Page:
But of more concern to me is the lack of backing business documentation about the original business and product architecture, which is even more of an issue when it comes to making changes to the original systems. So now when change comes, we do not have a baseline to work from, nor do we have too much of a systems architecture outside of the architects heads.
So when we have to make enhancements, there is very little context for people who are new on the team, or who did not live through the original project experience. Not only from documentation of what architecture exists currently that needs to be enhanced, but also the architecture of the explicit deltas of what we need to change are difficult to ascertain. This is where the business value of good models begin to make more sense. If we had some of this in place, then the changes would be quicker and easier to implement, and avoid the introduction of new changes that could break the original intention of the systems functionality.
The problem then is if we do not build these models during the development, when would be build these models? if we leave it too late, people have moved on and also it takes time to gather this valuable information and be accurate. Answer: We need some Cartographers to chart our systems, while the Scouts are out doing the development and transformation changes, just like in the old days.
Taking directly out of a AEA forum discussion Roderick Lim Banda shared this great analogy: “The one analogy I developed and continually use when engaging in AEA or EA as a whole is that of a navigator. In the days when the world was chartered by sea and reliant on navigators to both map and guide explorers, one could think of navigation in two distinct forms. There was a cartographer who would map and observe and guide Captains and there was the scout that would lead inland explorations. The latter would be part of the journey much like the “embedded journalists” of CNN that changed the nature of television news. But the trade off decisions made by the scout were critical and required that “quick of your feet” type of agility using knowledge and experience.
Today, many EA practitioners find they have to transition between Cartographer-Scout Navigation and this is why AEA matters if EA is to matter at all. As time passes, there is less to map but the journey and trade-offs are constant. And with scouts, all skills (human and technical) remain relevant – upon which survival against risk is dependent.”
So using the above analogy, there ought to be a separation of concerns and roles to optimise both delivery on its own delivery lifecycle and strategy on its own business-as-usual cycle as shown in the archimate diagram below. This means that we still get to gather the strategic information about the company, as well as not hold up development and delivery by causing extra modeling work to be done by the team. The Cartographer should do that part at any convenient point and do it regularly so that it is kept reasonably up to date.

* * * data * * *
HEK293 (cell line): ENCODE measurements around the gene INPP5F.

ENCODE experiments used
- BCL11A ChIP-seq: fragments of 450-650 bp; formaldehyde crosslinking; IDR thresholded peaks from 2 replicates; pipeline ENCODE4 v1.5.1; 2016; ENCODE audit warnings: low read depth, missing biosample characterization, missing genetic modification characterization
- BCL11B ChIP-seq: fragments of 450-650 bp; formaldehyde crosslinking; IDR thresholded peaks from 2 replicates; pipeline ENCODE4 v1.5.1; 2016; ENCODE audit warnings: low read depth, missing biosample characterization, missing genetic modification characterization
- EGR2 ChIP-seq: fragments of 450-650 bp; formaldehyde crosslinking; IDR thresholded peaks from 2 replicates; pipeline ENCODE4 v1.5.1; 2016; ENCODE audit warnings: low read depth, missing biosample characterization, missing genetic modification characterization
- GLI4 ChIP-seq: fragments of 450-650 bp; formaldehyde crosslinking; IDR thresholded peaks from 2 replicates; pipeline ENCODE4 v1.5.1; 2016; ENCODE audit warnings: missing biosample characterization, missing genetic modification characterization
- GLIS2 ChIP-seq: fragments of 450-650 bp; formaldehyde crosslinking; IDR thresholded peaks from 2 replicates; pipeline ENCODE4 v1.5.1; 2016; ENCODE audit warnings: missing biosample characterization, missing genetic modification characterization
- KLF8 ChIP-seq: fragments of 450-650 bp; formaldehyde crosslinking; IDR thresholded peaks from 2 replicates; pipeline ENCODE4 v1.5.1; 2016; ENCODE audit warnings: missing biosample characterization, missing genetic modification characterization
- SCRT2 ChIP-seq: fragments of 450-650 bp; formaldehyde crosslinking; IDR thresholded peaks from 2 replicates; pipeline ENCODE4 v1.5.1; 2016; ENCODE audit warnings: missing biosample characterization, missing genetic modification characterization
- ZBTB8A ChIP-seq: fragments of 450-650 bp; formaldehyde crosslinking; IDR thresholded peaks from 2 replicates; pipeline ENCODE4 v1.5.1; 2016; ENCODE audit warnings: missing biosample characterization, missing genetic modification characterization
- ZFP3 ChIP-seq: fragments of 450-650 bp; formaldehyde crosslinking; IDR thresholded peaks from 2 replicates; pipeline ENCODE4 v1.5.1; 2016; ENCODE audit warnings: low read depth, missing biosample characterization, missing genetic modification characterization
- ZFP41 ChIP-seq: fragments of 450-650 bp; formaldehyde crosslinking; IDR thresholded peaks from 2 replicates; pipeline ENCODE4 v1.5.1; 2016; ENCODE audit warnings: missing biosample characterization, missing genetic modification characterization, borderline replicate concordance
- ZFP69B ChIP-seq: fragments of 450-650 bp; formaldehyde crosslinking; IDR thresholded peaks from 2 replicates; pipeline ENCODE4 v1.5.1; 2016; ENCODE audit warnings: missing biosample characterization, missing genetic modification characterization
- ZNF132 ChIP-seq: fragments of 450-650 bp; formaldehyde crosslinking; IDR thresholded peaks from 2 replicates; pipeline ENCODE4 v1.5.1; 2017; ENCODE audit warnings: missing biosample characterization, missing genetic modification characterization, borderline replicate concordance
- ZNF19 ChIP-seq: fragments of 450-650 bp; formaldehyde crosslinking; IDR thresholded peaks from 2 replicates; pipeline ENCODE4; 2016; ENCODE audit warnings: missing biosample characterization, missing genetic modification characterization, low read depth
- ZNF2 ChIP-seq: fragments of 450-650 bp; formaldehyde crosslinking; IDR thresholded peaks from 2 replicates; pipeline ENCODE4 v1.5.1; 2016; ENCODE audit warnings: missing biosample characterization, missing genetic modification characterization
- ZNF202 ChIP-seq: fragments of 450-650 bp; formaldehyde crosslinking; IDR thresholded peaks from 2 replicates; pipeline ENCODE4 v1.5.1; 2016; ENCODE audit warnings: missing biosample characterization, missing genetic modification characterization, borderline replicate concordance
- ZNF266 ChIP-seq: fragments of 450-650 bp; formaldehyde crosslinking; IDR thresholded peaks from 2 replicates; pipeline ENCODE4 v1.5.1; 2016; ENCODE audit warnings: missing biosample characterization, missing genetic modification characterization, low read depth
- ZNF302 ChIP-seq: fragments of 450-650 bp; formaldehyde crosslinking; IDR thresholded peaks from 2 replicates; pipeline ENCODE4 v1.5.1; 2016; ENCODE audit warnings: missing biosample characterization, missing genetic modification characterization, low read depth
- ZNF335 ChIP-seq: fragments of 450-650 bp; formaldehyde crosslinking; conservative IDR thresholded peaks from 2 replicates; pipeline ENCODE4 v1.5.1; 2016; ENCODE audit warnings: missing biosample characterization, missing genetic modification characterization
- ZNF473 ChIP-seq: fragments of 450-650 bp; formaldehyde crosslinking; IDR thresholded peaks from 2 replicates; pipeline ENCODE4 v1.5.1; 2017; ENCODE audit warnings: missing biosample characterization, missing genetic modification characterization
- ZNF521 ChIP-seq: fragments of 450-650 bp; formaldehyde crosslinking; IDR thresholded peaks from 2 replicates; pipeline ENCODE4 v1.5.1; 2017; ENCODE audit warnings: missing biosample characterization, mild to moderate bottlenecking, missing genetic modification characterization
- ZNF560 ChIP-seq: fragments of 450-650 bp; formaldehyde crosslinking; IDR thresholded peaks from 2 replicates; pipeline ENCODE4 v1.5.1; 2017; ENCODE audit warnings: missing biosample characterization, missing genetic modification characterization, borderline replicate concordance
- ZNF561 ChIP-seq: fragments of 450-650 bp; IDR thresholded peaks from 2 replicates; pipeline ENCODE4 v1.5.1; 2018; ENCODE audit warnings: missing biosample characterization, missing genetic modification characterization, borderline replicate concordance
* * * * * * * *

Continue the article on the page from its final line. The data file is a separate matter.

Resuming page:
I am only talking about information harvesting from Projects to the EA central repository here, not about the knowledge flowing in the other direction (from EA repository to Project), which is all about Governance and optimising Project level designs in the best interest and context of the organisation. That is a separate and relevant discussion not impacted by this concept, in fact it enhances this aspect because there is more collaboration and a deeper understanding of the facts between the parties.
Well, because it means that the information is gathered and captured into a central EA repository, consistently and therefore kept current and relevant for all elements in the enterprise portfolio.
Here we assume the use of a proper EA tool not a spreadsheet or visio diagram, unless it has an underlying central repository that is keep up-to-date. This means that any diagram is captured into or derived from the basis of a queryable set of related underlying information. This then gives the ability to do impact analysis, highlight traceability, keep records of architectural information (just like an ERP system does for the other parts of the business) – both in diagrammatic format as well as in textual database formats.
As I was finishing this blog, I got a tweet about the visual impact in marketing, which shows some interesting facts about how people perceive graphics over text. Why then is this not the case for models in companies? Or is its day yet to come?
Better still this blog should have been a Video Comic based presentation. Maybe I’ll find the time to do that instead. 🙂